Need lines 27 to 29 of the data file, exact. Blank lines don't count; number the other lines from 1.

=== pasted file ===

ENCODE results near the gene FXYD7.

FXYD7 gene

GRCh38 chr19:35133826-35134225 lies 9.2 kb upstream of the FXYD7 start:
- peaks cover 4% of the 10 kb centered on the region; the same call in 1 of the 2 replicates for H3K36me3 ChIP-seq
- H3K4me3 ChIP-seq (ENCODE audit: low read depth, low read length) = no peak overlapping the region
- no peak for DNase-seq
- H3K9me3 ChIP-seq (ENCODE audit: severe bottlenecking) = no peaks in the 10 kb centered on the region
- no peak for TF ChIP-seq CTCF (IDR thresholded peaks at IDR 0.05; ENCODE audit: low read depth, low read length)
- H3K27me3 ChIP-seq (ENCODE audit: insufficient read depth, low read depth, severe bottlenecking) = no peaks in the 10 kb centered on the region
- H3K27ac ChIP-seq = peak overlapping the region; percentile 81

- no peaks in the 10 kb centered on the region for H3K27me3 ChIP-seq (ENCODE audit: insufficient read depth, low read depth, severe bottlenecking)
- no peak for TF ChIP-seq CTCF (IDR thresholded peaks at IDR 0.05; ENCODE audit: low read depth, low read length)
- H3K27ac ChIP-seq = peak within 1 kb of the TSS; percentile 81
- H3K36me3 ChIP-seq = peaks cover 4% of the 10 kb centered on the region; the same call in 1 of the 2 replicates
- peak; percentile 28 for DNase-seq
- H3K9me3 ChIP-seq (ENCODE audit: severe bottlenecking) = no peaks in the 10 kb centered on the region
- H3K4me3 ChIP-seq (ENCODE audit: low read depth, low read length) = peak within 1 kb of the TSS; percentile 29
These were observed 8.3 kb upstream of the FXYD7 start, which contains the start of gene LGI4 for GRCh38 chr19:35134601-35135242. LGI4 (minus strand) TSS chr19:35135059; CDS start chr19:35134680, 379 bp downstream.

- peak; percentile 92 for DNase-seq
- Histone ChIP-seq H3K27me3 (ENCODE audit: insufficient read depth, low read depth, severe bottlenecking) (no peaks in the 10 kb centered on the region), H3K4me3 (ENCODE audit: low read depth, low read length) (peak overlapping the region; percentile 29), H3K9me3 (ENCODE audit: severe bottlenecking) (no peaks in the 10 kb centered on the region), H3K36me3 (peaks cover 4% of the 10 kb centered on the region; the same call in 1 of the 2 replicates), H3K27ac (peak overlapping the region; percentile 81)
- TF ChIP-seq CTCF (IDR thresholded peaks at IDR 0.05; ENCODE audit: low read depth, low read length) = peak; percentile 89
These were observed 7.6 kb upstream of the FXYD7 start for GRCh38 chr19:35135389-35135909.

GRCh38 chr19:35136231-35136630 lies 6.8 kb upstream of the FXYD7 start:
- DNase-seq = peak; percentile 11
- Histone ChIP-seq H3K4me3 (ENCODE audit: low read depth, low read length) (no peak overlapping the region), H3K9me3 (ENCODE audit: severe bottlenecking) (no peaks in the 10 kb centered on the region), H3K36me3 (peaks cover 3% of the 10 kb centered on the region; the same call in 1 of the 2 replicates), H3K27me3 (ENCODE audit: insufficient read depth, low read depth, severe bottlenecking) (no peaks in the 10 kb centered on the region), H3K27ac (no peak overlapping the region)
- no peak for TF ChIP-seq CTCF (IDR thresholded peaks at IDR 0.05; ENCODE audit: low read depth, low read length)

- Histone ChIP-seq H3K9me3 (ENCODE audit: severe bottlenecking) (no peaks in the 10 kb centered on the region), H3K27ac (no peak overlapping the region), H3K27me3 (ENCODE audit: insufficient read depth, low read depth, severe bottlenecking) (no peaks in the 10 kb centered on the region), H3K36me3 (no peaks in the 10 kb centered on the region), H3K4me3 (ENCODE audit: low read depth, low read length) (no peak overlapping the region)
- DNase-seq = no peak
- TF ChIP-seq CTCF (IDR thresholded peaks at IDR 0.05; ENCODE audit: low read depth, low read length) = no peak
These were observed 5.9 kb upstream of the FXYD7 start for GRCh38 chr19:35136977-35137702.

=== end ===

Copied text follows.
- Histone ChIP-seq H3K9me3 (ENCODE audit: severe bottlenecking) (no peaks in the 10 kb centered on the region), H3K27ac (no peak overlapping the region), H3K27me3 (ENCODE audit: insufficient read depth, low read depth, severe bottlenecking) (no peaks in the 10 kb centered on the region), H3K36me3 (no peaks in the 10 kb centered on the region), H3K4me3 (ENCODE audit: low read depth, low read length) (no peak overlapping the region)
- DNase-seq = no peak
- TF ChIP-seq CTCF (IDR thresholded peaks at IDR 0.05; ENCODE audit: low read depth, low read length) = no peak